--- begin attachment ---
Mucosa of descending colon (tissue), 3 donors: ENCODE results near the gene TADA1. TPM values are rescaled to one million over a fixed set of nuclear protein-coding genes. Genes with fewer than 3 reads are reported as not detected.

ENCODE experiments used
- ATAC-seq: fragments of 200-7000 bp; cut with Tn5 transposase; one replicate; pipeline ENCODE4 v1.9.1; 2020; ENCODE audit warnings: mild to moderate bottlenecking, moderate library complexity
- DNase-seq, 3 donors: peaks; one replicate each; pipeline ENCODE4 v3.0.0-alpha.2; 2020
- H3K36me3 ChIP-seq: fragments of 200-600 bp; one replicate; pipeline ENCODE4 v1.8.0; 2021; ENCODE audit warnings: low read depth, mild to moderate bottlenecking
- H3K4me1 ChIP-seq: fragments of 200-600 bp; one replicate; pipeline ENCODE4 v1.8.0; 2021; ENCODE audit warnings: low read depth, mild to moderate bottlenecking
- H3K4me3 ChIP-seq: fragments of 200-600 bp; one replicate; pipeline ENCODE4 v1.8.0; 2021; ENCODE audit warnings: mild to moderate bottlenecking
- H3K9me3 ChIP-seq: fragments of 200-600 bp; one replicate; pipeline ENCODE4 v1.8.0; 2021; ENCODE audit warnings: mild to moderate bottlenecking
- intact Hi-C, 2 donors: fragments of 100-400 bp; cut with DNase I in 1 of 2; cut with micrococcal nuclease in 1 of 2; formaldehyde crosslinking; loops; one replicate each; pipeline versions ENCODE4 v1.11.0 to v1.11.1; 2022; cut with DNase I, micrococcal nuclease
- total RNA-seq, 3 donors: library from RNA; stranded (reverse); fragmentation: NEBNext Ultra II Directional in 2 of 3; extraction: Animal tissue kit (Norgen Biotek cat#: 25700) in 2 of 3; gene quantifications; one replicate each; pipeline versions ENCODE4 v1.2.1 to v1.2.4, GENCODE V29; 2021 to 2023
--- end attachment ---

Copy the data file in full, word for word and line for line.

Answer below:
Mucosa of descending colon (tissue), 3 donors: ENCODE results near the gene TADA1. TPM values are rescaled to one million over a fixed set of nuclear protein-coding genes. Genes with fewer than 3 reads are reported as not detected.

ENCODE experiments used
- ATAC-seq: fragments of 200-7000 bp; cut with Tn5 transposase; one replicate; pipeline ENCODE4 v1.9.1; 2020; ENCODE audit warnings: mild to moderate bottlenecking, moderate library complexity
- DNase-seq, 3 donors: peaks; one replicate each; pipeline ENCODE4 v3.0.0-alpha.2; 2020
- H3K36me3 ChIP-seq: fragments of 200-600 bp; one replicate; pipeline ENCODE4 v1.8.0; 2021; ENCODE audit warnings: low read depth, mild to moderate bottlenecking
- H3K4me1 ChIP-seq: fragments of 200-600 bp; one replicate; pipeline ENCODE4 v1.8.0; 2021; ENCODE audit warnings: low read depth, mild to moderate bottlenecking
- H3K4me3 ChIP-seq: fragments of 200-600 bp; one replicate; pipeline ENCODE4 v1.8.0; 2021; ENCODE audit warnings: mild to moderate bottlenecking
- H3K9me3 ChIP-seq: fragments of 200-600 bp; one replicate; pipeline ENCODE4 v1.8.0; 2021; ENCODE audit warnings: mild to moderate bottlenecking
- intact Hi-C, 2 donors: fragments of 100-400 bp; cut with DNase I in 1 of 2; cut with micrococcal nuclease in 1 of 2; formaldehyde crosslinking; loops; one replicate each; pipeline versions ENCODE4 v1.11.0 to v1.11.1; 2022; cut with DNase I, micrococcal nuclease
- total RNA-seq, 3 donors: library from RNA; stranded (reverse); fragmentation: NEBNext Ultra II Directional in 2 of 3; extraction: Animal tissue kit (Norgen Biotek cat#: 25700) in 2 of 3; gene quantifications; one replicate each; pipeline versions ENCODE4 v1.2.1 to v1.2.4, GENCODE V29; 2021 to 2023